Grimm Audio is based in the Netherlands, and is the brainchild of four prominent audio engineers. It has forged a strong reputation with products based on tested scientific principles. The LS1 and its partner subwoofer, the LS1s, represent a first foray into loudspeakers, and are the end result of a rigorous development process.
It’s immediately clear the LS1 is something different: black (custom colour schemes are available), and standing 1.44m tall, semi-cylindical legs support a flat 14-litre sealed enclosure (47x36x16cm HWD) containing two SEAS drivers, an 8-inch woofer and a 1-inch tweeter. System electronics reside in one of the legs and include 48/76-bit DSP, a high-quality digital clock based on Grimm’s standalone CC1, A/D and D/A converters (both analogue and AES digital inputs are available), and two 180 watt Hypex NCore Class D amplifiers. The subwoofer measures 17x34x34cm with the same rounded-corner profile as the LS1’s baseplate. It fits snugly at the bottom of the legs with its 9-inch (23cm) Peerless driver facing upwards and is powered by a 400-watt Class D amplifier.
Controlling the system is a USB interface and software for Mac or PC. In addition to level management the software offers a number of features of interest to professional users, such as left/right swap, the ability to listen to the Side signal on its own and even ‘Ported’ and ‘Small’ speaker emulation modes. An optional wood-ended physical remote with a level wheel and display completes the setup; the ‘press’ action on the wheel can be set to mute or dim playback. The remote provides another two AES inputs in addition to the standard one, so I had my workstation, reference player, and PC’s outputs available and could offset their relative levels if required. Another useful aspect of the remote is being able to set the metering at one’s preferred reference volume, making level-matched comparisons very easy. I’m told there are plans for a ‘pro’ version, making more functions available in hardware, a development that could remove the need for a separate monitor controller.
The LS1 requires some assembly from new, although separating the main elements in transit makes sense with well-designed packaging protecting what is, after all, a sizeable investment. Taking my time, I needed about an hour to attach the legs to the two speakers’ enclosures, add baseplates and leg trims, position the subs and wire everything up – having checked the analogue input worked as expected, I stayed digital throughout the review period. Although placed as normal at the outer points of a listening triangle, Grimm recommends an angle across the front of the user at 45º instead of the usual 30º to reduce room effects. This looks unusual (and of course conventional positioning is also possible) but it worked for me and sounded best in my studio.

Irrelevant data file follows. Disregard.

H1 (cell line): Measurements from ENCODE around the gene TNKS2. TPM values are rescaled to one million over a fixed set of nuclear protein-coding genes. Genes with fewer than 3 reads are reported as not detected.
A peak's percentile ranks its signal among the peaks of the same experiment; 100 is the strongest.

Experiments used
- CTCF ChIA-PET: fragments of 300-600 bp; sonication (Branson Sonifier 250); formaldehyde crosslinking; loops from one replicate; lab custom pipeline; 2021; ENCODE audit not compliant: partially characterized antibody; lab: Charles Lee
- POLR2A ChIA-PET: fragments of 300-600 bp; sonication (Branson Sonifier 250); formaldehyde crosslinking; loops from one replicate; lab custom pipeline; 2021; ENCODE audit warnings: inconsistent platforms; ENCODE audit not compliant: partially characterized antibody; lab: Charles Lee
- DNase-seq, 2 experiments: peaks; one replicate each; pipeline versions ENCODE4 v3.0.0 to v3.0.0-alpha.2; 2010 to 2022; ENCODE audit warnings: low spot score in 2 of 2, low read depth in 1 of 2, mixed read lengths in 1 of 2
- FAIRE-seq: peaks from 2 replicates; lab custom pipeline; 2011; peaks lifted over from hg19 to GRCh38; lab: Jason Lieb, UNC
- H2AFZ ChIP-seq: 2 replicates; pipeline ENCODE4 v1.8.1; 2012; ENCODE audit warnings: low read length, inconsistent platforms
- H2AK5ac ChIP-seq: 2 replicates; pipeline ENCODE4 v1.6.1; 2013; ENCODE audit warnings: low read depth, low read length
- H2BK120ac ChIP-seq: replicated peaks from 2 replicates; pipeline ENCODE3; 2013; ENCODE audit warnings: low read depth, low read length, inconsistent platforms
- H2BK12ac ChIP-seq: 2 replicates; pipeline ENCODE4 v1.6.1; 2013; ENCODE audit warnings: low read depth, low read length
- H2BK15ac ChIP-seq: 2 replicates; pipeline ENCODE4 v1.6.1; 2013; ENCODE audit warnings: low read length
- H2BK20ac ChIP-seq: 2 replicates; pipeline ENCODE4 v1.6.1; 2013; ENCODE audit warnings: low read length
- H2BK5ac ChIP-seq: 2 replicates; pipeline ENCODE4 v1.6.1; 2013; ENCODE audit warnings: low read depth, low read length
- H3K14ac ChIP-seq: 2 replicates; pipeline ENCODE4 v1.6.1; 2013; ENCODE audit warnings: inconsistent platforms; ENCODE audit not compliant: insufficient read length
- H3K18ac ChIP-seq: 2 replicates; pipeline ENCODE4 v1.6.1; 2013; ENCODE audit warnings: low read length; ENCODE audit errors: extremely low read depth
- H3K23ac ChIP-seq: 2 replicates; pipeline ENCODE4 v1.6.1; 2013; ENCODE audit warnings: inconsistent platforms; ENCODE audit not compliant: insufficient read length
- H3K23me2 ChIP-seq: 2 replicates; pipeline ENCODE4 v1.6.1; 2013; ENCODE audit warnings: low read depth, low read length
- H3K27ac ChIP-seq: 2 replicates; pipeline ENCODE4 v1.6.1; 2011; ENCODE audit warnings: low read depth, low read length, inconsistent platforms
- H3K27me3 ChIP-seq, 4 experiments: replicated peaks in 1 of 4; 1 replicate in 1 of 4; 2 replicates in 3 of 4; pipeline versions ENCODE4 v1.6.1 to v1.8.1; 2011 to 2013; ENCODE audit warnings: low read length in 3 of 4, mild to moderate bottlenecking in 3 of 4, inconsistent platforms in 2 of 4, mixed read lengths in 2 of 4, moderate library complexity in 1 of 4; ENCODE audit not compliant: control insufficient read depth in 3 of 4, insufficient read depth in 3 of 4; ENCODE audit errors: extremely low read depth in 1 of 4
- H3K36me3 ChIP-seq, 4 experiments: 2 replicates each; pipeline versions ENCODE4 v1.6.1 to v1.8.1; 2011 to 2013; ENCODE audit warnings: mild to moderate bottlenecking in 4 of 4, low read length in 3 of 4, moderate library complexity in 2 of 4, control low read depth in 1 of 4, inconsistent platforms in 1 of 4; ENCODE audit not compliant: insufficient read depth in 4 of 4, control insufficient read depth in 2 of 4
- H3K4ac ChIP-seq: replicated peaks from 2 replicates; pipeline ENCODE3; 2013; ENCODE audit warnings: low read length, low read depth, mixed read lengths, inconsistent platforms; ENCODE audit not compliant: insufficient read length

After a day of auditioning and run-in time I took the plunge by using the Grimms for all mastering work arising during their residency, debunking conventional wisdom that two-way speakers are not an ideal solution with possibly the clearest and least hyped presentation I’ve heard. I had that feeling of an open window into sound, across a wide range of music styles.
There is clever DSP in the main cabinet crossover between drivers, and (unusually) I was unable to hear the transition point. This promotes an extraordinarily well-balanced top-to-bottom staging of audio, and it’s been said the LS1 sounds in some ways like an electrostatic speaker but with none of the flaws. Don’t get the idea it just makes everything sound good though: while somehow remaining immensely listenable, you’re left in no doubt as to what is and isn’t working in a mix.
Switching in the subs from the remote application extends low frequencies down to 20Hz and increases the available headroom, crossing over at a DSP-controlled 70Hz. Although this works well, it’s likely to be most useful in larger spaces than mine: in my 30m2 room at typical mastering volumes I was happy with the LF provided by the LS1 pair alone and, perhaps surprisingly, didn’t feel a lack of low end resolution despite a gentle rolloff below about 40Hz. The LS1 is protected by an excursion limiter (as with other functions this flashes an LED in the dot of the i of ‘Grimm’ in the cabinet’s logo, a neat touch), and I had to increase gain by about 20dB over my usual reference level before it engaged, and a few dBs more with the subs. Bearing in mind that I was testing with bass-heavy material, I can safely say the system plays loud enough for the majority of users.
With or without a subwoofer, the LS1 is a special loudspeaker. Quality costs, as usual, but you’re getting a number of facilities (amplifiers, converters and monitor control) that might require additional outlay with a more conventional setup. In over a decade of reviews for this magazine I’ve heard only one system to rival the Grimm, and that was more than twice as expensive: I’ll be genuinely sad to part ways at the end of this particular loan period, and would urge anyone looking for a true audio monitor to give the Grimm Audio LS1 a listen.
Review: Nigel Palmer